Network theory and equity in philosophy

A NY Times  review yesterday judges that a new book on network theory is both obvious and brilliant.  Connected, by Christakis and Fowler, provides a comprehensible look at a fairly new way of thinking about causation and social groups.**

It occurred to me in looking at the review that perhaps much of our thinking about how to improve the lot of women in philosophy is done without much attention paid to the fact that professional philosophers form networks.  There might be ways in which we could be more influential if we thought in terms  of taking action within networks.

One of the basic ideas of network theory is that actions of a person/node in a network can influence people that are not directly connected to that node.  Your friend’s friend’s gaining weight may influence your weight, for example.

One problem is that using networks effectively for change depends to some extent on knowing how things flow through the network.  And that  may be far from obvious.  For example, it looks as though heavy drinking by a woman will have much more of an impact on people connected to her than will that of a man; it spreads from her more easily.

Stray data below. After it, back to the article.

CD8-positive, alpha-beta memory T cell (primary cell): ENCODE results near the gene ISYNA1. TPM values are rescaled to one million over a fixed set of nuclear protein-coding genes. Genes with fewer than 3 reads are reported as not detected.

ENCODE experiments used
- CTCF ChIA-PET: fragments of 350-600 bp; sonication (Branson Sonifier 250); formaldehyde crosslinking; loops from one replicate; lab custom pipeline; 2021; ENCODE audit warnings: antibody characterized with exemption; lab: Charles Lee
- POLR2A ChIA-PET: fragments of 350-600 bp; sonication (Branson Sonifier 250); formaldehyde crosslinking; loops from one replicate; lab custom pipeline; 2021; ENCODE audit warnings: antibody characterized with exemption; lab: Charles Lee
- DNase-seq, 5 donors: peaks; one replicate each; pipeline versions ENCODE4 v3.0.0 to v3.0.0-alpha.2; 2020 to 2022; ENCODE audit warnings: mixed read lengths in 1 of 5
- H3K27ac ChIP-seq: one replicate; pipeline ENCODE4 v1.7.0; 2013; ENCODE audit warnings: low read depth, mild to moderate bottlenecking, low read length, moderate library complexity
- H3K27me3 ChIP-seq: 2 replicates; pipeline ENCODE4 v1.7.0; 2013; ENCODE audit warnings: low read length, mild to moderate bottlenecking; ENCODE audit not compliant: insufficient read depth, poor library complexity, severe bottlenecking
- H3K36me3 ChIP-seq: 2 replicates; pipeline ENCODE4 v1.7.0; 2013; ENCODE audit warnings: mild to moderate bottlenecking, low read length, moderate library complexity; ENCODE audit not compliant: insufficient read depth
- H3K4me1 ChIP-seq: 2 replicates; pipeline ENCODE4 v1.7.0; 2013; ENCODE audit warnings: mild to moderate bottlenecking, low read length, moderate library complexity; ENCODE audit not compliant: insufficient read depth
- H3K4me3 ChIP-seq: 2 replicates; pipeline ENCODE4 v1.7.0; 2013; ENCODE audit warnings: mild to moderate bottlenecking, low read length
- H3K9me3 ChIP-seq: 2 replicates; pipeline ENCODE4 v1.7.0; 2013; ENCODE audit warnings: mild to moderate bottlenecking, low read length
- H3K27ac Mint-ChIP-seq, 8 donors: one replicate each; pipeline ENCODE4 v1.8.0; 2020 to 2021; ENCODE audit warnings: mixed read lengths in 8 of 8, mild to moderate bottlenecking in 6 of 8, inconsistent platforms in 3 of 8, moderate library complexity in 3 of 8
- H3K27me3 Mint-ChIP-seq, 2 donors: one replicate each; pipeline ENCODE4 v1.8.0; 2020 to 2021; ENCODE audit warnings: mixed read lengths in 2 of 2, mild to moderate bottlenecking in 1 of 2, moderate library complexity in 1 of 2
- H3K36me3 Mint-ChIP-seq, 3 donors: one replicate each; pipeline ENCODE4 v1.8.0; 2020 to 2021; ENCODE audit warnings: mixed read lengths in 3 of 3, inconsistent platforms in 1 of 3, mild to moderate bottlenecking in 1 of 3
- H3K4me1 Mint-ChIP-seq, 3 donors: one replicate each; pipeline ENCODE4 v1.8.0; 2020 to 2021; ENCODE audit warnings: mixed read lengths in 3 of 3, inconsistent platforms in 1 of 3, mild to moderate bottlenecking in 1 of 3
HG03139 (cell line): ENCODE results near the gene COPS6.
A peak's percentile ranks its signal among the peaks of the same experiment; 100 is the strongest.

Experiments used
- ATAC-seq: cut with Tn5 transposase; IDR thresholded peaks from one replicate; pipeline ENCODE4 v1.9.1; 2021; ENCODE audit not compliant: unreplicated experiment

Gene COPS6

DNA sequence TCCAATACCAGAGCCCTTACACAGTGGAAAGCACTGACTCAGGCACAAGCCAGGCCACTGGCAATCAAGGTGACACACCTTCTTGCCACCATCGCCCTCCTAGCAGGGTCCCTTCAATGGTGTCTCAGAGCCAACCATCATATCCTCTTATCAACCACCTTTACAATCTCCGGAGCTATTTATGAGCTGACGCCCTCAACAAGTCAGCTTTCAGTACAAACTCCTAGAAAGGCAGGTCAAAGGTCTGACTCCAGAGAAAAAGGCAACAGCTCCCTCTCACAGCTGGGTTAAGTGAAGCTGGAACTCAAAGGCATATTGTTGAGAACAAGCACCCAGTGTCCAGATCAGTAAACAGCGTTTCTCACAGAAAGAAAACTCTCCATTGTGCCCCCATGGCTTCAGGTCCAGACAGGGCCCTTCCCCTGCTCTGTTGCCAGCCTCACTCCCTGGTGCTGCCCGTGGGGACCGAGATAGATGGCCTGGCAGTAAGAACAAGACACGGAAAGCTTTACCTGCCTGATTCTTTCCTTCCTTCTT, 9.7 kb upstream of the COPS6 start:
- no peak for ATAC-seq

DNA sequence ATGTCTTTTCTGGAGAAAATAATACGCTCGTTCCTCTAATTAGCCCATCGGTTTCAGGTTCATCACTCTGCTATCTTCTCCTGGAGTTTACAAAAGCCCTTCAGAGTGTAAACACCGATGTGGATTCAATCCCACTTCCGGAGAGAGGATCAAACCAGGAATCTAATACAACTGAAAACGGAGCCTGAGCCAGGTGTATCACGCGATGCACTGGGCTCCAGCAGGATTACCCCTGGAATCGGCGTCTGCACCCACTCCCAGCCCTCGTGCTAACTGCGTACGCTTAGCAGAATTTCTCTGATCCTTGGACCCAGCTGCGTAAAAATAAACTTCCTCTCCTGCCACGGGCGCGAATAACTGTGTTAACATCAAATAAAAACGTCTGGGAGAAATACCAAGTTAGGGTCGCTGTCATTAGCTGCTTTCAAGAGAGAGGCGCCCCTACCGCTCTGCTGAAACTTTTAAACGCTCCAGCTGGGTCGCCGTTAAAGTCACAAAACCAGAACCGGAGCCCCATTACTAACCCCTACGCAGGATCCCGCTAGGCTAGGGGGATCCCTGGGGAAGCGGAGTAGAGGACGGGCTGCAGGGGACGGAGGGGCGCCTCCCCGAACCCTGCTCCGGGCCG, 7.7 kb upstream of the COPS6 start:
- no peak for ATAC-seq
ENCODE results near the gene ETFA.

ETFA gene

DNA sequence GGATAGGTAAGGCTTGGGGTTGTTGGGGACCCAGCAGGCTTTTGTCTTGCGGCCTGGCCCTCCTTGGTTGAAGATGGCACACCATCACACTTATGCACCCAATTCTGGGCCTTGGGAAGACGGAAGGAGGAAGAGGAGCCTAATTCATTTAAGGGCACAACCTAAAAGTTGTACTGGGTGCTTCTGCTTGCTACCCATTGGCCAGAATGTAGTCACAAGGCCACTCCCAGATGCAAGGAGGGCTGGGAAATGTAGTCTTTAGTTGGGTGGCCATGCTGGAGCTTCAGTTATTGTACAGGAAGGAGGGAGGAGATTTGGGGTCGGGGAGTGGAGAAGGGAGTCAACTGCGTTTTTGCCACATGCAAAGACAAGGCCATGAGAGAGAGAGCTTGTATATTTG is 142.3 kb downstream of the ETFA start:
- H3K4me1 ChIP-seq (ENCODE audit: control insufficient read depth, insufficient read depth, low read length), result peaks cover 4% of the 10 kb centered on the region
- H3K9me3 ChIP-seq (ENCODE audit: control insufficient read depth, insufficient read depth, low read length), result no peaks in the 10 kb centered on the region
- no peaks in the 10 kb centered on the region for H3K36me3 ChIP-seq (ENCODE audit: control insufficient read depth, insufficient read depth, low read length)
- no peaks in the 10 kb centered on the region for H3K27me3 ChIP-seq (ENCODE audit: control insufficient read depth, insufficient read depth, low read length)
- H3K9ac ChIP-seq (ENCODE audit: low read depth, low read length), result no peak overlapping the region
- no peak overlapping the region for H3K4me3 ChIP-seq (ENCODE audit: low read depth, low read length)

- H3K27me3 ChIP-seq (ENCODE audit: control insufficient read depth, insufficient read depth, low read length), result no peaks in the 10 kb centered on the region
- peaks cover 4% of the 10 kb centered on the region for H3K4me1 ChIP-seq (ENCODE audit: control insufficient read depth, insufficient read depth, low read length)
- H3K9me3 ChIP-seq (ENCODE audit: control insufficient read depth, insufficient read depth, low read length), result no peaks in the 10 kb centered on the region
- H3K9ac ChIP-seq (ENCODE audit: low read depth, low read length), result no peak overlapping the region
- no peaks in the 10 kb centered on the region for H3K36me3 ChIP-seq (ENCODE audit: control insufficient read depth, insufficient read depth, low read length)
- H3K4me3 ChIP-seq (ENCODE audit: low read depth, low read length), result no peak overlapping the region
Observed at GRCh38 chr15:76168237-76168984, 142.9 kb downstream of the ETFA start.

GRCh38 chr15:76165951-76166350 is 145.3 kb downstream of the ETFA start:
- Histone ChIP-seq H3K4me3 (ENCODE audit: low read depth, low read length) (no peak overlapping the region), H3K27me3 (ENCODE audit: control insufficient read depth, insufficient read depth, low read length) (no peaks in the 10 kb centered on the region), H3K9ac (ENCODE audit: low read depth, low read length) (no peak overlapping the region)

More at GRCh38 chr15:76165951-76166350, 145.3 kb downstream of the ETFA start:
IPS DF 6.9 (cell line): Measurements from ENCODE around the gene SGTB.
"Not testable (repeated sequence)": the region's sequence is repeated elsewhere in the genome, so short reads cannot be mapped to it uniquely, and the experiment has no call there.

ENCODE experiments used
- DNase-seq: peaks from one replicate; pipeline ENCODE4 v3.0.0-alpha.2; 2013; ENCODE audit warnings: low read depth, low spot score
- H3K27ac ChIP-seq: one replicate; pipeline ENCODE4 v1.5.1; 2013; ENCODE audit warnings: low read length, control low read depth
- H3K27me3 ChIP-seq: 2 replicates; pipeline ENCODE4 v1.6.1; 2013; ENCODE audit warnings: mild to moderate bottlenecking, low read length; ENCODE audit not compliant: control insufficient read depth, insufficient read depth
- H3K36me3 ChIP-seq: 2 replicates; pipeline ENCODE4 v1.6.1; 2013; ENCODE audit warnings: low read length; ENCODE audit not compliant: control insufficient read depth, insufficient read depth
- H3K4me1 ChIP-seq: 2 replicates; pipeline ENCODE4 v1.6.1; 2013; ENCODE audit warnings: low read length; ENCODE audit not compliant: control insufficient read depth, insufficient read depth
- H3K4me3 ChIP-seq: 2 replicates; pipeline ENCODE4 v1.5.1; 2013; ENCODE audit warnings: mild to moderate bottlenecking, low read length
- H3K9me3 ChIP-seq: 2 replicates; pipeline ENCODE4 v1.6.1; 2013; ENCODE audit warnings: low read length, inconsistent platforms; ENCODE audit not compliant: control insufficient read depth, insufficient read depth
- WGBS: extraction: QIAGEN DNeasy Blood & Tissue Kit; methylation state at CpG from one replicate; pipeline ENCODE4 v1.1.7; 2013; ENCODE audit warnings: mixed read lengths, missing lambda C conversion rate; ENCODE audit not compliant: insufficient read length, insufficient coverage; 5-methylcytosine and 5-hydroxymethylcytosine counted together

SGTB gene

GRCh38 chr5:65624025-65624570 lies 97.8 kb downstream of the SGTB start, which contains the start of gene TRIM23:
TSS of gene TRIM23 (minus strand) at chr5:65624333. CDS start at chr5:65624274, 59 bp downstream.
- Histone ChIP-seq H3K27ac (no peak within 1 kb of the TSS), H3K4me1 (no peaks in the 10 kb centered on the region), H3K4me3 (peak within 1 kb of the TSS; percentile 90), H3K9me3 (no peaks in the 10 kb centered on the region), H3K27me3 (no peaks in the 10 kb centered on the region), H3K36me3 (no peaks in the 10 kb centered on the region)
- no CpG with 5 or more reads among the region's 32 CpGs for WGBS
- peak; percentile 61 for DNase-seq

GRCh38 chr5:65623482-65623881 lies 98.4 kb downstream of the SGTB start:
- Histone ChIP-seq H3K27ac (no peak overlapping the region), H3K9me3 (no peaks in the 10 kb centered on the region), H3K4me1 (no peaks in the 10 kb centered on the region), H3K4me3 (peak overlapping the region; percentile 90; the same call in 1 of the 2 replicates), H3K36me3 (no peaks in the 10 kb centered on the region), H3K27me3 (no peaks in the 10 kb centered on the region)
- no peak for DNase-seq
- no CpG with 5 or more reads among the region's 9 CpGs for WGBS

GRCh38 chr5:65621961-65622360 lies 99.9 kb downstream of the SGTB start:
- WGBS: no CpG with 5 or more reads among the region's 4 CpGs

One thing that is possible even with little knowledge is looking at examples to get ideas.  One example suggested to me at least that in addition to putting information out there, we should try to get people act within their more local networks.  We may find we’ve been better at disseminating information than we have been at disseminating actions.  Actually, that strikes me as so true, I’m going to underline it.  Please, share any thoughts you may have.

One ominous part of the review says  what is really interesting is the phiosophical implication about minds, agency, and so on.  Groan.  Yes, we’re back to the mind of the group and so on.  We little nodes are mere cogs, and so on.

ADDED:  If you have a colleague in another department who knows about network theory, it might help us if you have a talk with them and shared the results.


It was reflecting on the easy aquisition of this book that prompted the ode to my kindle.

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